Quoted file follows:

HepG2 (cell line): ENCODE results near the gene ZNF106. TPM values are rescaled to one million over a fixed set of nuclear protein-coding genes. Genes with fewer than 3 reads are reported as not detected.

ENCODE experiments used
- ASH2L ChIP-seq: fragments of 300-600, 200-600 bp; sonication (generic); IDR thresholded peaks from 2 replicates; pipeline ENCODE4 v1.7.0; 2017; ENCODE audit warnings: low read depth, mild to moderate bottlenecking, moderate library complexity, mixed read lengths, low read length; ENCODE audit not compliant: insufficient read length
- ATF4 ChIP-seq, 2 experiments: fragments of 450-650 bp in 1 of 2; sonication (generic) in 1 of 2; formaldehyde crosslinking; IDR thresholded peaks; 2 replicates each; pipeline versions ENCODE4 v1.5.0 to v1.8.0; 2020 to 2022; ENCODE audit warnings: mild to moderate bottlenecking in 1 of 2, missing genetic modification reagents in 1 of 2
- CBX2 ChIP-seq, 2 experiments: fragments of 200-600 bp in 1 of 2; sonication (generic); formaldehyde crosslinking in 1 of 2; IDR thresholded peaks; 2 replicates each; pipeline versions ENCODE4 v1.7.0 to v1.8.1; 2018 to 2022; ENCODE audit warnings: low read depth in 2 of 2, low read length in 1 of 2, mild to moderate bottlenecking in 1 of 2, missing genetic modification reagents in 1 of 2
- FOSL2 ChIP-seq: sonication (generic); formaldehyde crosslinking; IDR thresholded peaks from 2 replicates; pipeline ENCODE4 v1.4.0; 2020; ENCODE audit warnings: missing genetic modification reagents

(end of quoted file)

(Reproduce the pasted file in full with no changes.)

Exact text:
HepG2 (cell line): ENCODE results near the gene ZNF106. TPM values are rescaled to one million over a fixed set of nuclear protein-coding genes. Genes with fewer than 3 reads are reported as not detected.

ENCODE experiments used
- ASH2L ChIP-seq: fragments of 300-600, 200-600 bp; sonication (generic); IDR thresholded peaks from 2 replicates; pipeline ENCODE4 v1.7.0; 2017; ENCODE audit warnings: low read depth, mild to moderate bottlenecking, moderate library complexity, mixed read lengths, low read length; ENCODE audit not compliant: insufficient read length
- ATF4 ChIP-seq, 2 experiments: fragments of 450-650 bp in 1 of 2; sonication (generic) in 1 of 2; formaldehyde crosslinking; IDR thresholded peaks; 2 replicates each; pipeline versions ENCODE4 v1.5.0 to v1.8.0; 2020 to 2022; ENCODE audit warnings: mild to moderate bottlenecking in 1 of 2, missing genetic modification reagents in 1 of 2
- CBX2 ChIP-seq, 2 experiments: fragments of 200-600 bp in 1 of 2; sonication (generic); formaldehyde crosslinking in 1 of 2; IDR thresholded peaks; 2 replicates each; pipeline versions ENCODE4 v1.7.0 to v1.8.1; 2018 to 2022; ENCODE audit warnings: low read depth in 2 of 2, low read length in 1 of 2, mild to moderate bottlenecking in 1 of 2, missing genetic modification reagents in 1 of 2
- FOSL2 ChIP-seq: sonication (generic); formaldehyde crosslinking; IDR thresholded peaks from 2 replicates; pipeline ENCODE4 v1.4.0; 2020; ENCODE audit warnings: missing genetic modification reagents